One shudders to think what such rituals might be. In St. Louis a hospital that provided late-term abortions finally recognized that these women were suffering (after years of denial and of diligent propaganda touting the benefits of abortion) and enlisted the help of an organization experienced in helping women after miscarriages and stillbirths. But the organization ended its participation, apparently having grasped that to lump aborting women in with women who had suffered involuntary and wrenching loss is to counterfeit emotional equivalence and to affront motherhood and womanhood.
As an antidote for uneasiness or guilt, Paris also offers an economic argument: Abortion benefits society. Paris resents tax dollars being spent on children whose parents could have aborted them and kept them from burdening society, and she believes that if prolife people want all these lives spared they should have to pay for the consequences of their “backward Christian morality.” Conveniently combining paganism and pragmatism, Paris offers us the benefits of serving both Goddess and Mammon. By carving up a fetus we please the goddess within and cut our social costs. Remember, she says, “the integrity of the social fabric and the planet have to bear the consequences of unwanted children.”
Paris is a very up-to-date pagan, with a comforting faith not just in the ancient goddess Artemis but also in modern godless Science. She thinks that the abortion pill, RU-486, will soon obviate all the physical, emotional, and spiritual turmoil now associated with abortion. The abortion-at-home provided by that pill “is no more painful than a menstrual cramp and the cost is cheaper than pulling a tooth.”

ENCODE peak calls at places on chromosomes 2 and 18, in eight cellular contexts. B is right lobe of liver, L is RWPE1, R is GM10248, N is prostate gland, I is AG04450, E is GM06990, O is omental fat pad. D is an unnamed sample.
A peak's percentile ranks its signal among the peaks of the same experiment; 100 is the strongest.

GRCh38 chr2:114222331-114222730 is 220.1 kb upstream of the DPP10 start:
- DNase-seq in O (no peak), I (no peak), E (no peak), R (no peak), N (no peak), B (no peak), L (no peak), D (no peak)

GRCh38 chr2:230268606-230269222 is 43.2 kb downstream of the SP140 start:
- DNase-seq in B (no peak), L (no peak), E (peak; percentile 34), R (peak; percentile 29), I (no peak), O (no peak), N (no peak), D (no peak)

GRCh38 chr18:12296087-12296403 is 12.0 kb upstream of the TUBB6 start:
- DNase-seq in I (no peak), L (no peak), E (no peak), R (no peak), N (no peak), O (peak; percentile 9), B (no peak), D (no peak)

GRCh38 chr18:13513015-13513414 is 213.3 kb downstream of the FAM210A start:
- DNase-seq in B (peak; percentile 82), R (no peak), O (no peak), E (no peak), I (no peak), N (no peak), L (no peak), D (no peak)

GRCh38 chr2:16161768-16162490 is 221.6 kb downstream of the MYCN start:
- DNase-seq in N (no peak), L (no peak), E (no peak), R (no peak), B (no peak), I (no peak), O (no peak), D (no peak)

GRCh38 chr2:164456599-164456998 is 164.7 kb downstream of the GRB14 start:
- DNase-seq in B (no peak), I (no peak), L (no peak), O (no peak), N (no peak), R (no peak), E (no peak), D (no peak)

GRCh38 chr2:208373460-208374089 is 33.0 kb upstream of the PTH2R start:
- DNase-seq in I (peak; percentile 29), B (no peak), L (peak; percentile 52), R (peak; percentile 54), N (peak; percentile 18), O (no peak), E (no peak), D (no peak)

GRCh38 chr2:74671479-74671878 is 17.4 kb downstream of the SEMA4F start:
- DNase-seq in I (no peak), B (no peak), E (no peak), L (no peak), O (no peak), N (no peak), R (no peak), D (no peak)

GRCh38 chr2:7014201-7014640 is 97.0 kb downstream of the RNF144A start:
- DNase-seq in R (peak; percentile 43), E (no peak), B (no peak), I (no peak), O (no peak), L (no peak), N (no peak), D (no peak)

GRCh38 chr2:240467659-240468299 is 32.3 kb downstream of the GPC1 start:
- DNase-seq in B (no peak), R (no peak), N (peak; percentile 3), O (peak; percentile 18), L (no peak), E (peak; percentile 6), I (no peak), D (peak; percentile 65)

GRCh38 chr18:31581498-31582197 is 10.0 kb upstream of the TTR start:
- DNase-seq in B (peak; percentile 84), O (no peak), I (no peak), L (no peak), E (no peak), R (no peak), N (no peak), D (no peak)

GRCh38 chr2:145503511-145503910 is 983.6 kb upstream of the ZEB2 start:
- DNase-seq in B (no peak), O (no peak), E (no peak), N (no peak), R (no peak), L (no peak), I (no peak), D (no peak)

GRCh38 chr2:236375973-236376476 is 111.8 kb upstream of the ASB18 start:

So economics, science, and religion all conspire, in Paris’s world, to recommend abortion. But the greatest of these is religion, for one’s religion is the deepest expression of who one is. Paris is apparently not a lone pagan prophet crying in the Judeo-Christian wilderness. Her way of thinking is no longer practiced only by the social fringe but is making inroads among the guardians of the public conscience. Paris is in the vanguard of those who are trying to capture our spiritual life with a twisted theology. If her religious vocabulary should become part of our common speech, there is no telling to what extent our “culture of death” could go. There is a warning here for those of us who oppose abortion in religious terms: The enemy is seeking to capture from us the rhetorical high ground, and our retention of it will require alert defenses and positive counterattacks.
But to Paris and those like her who would invoke old gods and goddesses at their convenience and choose human sacrifices for them, a word of warning: Be careful what god you pray to. He may come to you, and with demands far different from those you are prepared to fulfill. Moloch may have tastes you know nothing of.
W. A. Borst of St. Louis, Missouri, has been a member of the board of directors of Birthright there and has served on the Archdiocesan Prolife Executive Committee. He hosts a weekly radio show on WGNU, and his book Liberalism: Fatal Consequences has recently been published by Huntington House Press.